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Fiefdom is an interesting word that dates to the 1600s. We will examine the meaning of the word fiefdom including its connotation, where it came from and some examples of its use today.

A fiefdom is a geographical area or a sphere of influence that is controlled by one individual. In a fiefdom, this individual has complete authority. The term comes from the feudal system, when an overlord would grant an income to a vassal in exchange for that vassal’s loyalty and willingness to fight. This income was a fief, and the property that generated the income, usually by the labor of peasants, was called a fiefdom. Today, fiefdom merely means a sphere of influence controlled by one individual, but the connotation is not positive. It is an insult to say that someone runs a fiefdom, as it implies that the person exercises an undue amount of autocratic and petty power.


“Some people in the past have run the DDCA as their personal fiefdom, but pleasantly, the new EC has changed that trend.” (The Hindu)

[T]he way to address emerging security challenges in space is not to try to carve out another military fiefdom, but to seek holistic, cross-domain, and cross-service solutions. (The Fiscal Times)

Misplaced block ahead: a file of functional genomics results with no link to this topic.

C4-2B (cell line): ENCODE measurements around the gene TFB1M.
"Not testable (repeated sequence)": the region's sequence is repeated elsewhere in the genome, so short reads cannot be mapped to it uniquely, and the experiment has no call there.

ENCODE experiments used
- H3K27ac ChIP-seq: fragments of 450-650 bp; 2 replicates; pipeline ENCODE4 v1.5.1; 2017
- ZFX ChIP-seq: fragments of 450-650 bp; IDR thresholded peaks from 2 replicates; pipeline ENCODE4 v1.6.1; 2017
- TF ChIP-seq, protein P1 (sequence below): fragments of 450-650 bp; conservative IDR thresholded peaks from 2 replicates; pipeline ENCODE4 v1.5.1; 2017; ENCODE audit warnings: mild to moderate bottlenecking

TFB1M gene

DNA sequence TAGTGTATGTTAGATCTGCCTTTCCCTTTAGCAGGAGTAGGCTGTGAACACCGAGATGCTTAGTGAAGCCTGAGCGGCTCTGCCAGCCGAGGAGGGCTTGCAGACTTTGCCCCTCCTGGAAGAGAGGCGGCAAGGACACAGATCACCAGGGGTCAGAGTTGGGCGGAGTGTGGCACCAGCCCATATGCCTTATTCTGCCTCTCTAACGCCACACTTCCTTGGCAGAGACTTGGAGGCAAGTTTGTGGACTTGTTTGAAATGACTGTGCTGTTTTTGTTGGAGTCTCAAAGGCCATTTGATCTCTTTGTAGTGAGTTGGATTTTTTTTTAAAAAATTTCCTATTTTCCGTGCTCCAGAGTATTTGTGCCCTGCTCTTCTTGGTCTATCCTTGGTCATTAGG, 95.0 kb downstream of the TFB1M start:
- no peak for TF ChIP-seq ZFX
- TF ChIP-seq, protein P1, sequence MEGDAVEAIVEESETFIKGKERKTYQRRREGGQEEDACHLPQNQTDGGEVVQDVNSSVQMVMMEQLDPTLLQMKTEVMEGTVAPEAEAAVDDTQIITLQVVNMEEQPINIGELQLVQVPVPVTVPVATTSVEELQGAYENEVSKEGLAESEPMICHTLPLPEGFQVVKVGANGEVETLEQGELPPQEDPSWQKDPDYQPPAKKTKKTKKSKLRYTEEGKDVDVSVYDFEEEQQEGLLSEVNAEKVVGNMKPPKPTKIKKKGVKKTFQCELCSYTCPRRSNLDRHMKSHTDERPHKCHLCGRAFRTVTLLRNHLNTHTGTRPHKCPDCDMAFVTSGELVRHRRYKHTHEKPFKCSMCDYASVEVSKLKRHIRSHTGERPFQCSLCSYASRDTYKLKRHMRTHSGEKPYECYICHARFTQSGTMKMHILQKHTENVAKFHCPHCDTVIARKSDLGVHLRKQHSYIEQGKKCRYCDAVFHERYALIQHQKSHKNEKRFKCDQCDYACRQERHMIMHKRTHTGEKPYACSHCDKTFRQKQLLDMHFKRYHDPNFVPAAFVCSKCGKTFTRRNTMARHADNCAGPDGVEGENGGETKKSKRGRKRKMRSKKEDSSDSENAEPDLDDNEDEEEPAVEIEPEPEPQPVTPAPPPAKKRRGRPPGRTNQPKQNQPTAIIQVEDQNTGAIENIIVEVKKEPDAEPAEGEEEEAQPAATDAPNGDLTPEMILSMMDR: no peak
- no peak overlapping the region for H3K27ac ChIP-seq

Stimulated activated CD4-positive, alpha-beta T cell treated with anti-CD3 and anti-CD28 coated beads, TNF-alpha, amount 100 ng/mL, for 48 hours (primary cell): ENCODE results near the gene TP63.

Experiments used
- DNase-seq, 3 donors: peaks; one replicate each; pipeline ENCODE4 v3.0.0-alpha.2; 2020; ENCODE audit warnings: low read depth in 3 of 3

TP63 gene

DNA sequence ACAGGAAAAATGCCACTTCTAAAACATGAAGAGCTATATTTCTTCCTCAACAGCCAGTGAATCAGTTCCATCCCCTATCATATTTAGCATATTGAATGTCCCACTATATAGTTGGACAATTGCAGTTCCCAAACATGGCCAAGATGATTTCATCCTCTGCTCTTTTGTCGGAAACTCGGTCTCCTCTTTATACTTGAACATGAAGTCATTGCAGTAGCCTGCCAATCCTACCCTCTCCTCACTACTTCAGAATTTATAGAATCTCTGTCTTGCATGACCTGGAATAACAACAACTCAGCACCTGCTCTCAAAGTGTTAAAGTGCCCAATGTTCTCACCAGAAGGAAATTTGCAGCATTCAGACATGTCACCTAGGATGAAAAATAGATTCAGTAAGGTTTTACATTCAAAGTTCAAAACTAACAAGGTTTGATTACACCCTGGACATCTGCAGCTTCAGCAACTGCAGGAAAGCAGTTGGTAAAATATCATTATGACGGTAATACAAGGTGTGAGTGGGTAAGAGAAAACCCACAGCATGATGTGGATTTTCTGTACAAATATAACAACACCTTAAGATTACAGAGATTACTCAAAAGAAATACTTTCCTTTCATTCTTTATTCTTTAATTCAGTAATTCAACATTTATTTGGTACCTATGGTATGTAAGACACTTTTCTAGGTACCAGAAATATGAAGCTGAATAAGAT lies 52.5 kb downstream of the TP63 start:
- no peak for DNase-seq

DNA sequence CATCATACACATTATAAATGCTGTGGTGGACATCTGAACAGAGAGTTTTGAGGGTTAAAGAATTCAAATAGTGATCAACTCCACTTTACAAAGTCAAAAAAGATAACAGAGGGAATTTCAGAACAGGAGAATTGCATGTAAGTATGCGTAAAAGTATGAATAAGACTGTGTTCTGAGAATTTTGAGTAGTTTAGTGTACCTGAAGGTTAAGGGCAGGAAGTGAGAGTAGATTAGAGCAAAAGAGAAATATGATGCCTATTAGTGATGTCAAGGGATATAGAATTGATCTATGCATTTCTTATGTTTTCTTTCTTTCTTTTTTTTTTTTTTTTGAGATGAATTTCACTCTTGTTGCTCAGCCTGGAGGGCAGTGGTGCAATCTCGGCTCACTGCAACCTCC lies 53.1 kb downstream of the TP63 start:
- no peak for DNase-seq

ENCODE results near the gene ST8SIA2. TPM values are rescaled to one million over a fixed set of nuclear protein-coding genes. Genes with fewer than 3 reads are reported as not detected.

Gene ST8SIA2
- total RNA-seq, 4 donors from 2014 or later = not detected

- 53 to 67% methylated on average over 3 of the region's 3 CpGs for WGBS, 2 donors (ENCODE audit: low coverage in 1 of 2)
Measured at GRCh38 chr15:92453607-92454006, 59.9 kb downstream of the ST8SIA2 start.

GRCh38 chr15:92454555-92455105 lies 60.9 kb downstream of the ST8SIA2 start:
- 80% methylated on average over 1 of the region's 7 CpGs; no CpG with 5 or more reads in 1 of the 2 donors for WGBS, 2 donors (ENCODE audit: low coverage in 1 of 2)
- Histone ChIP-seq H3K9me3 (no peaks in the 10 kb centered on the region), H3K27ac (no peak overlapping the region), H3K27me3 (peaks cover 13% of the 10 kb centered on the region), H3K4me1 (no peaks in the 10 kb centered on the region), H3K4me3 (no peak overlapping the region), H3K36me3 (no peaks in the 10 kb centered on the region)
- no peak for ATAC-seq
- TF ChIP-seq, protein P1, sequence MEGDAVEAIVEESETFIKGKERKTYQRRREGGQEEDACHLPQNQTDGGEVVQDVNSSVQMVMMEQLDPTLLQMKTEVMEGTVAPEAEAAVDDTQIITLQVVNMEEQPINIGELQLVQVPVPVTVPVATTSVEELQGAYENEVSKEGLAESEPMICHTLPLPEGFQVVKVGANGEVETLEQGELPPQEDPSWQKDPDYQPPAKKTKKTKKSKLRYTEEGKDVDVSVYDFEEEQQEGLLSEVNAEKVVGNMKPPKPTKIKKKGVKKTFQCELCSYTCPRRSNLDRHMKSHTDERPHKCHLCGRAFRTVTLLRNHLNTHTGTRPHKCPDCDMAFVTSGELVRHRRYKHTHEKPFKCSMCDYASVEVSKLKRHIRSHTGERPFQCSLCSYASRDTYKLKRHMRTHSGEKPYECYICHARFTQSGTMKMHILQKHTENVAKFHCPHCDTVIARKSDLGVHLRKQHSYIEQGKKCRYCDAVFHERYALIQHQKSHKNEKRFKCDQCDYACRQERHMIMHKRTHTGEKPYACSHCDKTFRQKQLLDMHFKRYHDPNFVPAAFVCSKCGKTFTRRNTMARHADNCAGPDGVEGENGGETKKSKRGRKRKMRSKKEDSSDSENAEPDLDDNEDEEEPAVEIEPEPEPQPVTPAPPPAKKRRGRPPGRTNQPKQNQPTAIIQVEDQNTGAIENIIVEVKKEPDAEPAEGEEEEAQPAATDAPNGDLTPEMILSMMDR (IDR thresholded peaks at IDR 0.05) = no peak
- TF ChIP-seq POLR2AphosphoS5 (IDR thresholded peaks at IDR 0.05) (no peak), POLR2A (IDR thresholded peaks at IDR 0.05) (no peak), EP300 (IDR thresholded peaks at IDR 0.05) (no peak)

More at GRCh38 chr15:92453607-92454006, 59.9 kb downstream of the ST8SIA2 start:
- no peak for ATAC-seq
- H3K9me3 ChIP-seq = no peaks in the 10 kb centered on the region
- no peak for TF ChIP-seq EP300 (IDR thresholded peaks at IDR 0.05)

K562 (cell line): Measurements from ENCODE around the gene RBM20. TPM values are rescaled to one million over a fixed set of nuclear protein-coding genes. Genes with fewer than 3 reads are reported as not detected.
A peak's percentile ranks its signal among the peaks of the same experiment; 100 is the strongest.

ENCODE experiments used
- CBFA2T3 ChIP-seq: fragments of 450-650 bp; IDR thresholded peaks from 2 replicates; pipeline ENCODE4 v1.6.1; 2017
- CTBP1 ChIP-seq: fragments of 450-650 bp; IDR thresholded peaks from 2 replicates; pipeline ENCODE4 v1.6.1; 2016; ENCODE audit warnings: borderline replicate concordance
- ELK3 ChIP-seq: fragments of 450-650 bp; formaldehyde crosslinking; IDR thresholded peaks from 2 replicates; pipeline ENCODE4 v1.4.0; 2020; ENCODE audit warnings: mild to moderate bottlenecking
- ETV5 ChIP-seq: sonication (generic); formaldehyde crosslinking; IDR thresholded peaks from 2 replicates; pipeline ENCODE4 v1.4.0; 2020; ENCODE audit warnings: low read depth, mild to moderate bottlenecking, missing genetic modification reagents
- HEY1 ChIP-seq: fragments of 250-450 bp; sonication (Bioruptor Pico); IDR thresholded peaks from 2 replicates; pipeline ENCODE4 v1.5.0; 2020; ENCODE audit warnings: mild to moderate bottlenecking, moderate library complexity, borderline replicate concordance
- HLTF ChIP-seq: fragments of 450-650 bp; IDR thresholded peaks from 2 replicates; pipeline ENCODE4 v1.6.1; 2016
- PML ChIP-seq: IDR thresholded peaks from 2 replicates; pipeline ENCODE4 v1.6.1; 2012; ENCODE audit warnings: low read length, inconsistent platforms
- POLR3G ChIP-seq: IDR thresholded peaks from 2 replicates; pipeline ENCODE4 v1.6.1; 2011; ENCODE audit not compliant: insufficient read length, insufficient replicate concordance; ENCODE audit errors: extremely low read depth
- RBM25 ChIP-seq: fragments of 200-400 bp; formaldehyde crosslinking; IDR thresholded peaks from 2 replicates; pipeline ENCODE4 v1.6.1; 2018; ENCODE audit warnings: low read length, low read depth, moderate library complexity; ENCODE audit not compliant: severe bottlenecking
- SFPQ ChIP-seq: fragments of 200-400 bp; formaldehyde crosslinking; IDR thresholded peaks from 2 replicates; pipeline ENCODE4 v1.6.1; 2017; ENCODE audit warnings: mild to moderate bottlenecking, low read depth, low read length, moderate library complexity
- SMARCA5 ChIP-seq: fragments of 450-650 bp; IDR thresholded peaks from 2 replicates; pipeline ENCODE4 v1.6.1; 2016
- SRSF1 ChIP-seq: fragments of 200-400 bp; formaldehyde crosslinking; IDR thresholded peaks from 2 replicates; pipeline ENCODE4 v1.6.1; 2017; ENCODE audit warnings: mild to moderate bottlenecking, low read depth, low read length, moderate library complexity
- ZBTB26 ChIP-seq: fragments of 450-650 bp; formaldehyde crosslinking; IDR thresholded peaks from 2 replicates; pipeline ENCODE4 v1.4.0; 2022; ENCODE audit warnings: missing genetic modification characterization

At the same time, Pakistan’s newspapers and TV networks face a crackdown by a military that now has the country’s judiciary providing legitimacy to them, allowing them to run the country as their private fiefdom without having to stage a coup d’état. (The Toronto Sun)

And while Nicaragua’s democracy may be flawed -Ortega introduced unlimited presidential reelection, and there are suspicions of some rigging in recent elections, which had no impartial international observers – it is still a democracy, and that is something it most definitely was not before the Sandinistas, when the Somozas ruled the country like a personal fiefdom for over 40 years. (Business News Americas)